This is an account of being brought up a household established by two bohemians of their age. Hetta and William met as fellow students at the ‘liar’s school’, an induction course for new recruits to the BBC Foreign Service during World War 2. He was an established poet and literary critic, an academic whose career had been blighted in the UK. She was an orphaned South African, an aspiring sculptor, and a member of the Communist Party.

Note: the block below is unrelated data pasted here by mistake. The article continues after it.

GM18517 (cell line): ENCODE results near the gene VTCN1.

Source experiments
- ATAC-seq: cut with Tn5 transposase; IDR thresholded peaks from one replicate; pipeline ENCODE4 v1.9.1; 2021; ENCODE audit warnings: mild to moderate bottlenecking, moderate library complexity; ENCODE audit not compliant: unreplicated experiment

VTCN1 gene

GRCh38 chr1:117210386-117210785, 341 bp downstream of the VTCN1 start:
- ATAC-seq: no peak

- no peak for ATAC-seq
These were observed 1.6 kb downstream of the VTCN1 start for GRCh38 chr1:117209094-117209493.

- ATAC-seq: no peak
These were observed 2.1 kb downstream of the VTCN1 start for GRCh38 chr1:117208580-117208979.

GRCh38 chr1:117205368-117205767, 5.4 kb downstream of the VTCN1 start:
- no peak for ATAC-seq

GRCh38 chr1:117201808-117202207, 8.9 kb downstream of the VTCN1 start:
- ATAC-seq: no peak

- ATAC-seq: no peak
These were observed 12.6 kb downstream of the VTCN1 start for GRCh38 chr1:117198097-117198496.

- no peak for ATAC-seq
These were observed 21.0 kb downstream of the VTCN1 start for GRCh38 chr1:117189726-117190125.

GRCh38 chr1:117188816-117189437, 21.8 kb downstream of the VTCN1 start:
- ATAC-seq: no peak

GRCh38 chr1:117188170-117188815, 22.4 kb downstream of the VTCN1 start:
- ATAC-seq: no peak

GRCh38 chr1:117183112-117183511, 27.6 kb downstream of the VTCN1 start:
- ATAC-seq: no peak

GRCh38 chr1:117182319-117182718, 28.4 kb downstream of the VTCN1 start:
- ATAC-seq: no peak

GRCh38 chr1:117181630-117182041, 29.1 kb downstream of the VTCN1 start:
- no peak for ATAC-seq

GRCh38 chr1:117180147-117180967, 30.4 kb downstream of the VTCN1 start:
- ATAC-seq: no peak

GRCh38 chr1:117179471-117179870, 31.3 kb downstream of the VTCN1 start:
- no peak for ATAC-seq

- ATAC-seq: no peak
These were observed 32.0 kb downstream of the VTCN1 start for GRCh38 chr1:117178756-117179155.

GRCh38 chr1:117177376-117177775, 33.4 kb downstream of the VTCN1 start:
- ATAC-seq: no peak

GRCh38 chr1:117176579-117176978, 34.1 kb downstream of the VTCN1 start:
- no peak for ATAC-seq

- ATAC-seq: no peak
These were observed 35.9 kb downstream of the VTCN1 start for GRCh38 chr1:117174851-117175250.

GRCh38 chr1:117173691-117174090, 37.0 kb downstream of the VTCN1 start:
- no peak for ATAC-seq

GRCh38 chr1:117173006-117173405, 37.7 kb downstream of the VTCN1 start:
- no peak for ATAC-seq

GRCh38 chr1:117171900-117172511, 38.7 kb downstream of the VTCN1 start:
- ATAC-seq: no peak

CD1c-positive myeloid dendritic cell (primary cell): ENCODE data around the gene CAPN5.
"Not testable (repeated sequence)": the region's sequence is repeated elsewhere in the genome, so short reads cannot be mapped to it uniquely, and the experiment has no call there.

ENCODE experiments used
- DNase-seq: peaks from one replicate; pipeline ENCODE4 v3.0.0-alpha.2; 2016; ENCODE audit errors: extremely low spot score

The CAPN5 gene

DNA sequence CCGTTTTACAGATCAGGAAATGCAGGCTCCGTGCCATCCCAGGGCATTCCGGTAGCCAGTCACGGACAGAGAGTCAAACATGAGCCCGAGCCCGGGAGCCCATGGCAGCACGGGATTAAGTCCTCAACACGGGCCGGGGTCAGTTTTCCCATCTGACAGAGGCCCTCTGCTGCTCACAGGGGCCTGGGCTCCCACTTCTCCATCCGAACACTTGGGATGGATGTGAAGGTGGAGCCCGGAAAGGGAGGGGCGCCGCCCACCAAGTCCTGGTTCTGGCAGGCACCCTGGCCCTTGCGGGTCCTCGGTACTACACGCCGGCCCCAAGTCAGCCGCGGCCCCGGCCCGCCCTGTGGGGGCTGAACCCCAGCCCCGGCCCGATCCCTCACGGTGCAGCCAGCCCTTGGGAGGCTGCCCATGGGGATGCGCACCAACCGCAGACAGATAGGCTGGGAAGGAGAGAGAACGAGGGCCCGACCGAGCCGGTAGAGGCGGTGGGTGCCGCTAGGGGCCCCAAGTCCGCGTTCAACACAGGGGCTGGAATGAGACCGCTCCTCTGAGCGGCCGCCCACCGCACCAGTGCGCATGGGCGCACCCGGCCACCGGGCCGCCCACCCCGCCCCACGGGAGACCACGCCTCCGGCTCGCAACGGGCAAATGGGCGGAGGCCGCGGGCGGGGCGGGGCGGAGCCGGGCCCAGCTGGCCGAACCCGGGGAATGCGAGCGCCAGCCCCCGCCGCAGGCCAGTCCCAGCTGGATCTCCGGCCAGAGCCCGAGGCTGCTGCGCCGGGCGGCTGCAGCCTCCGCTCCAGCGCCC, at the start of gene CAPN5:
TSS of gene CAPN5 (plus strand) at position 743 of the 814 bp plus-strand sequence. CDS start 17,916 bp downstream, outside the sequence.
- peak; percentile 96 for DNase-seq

Their marriage was to last over 40 years. Soon after the end of the war they took their two sons with them to Peking, where the civil war was resuming, and the Chinese Communist Party was to establish the new People’s Republic. Oddly enough, their open marriage worked very well in the expatriate community. On their return to England William was able to resume an academic career in the north of England. Hetta stayed in London. The vicissitudes of their relationship made for an interesting life for the boys, who where sometimes being looked after by childless relations, sometimes roughing it on their own in the huge house that their parents had bought in Hampstead during the war. It was a life of privilege as well as neglect, but never dull.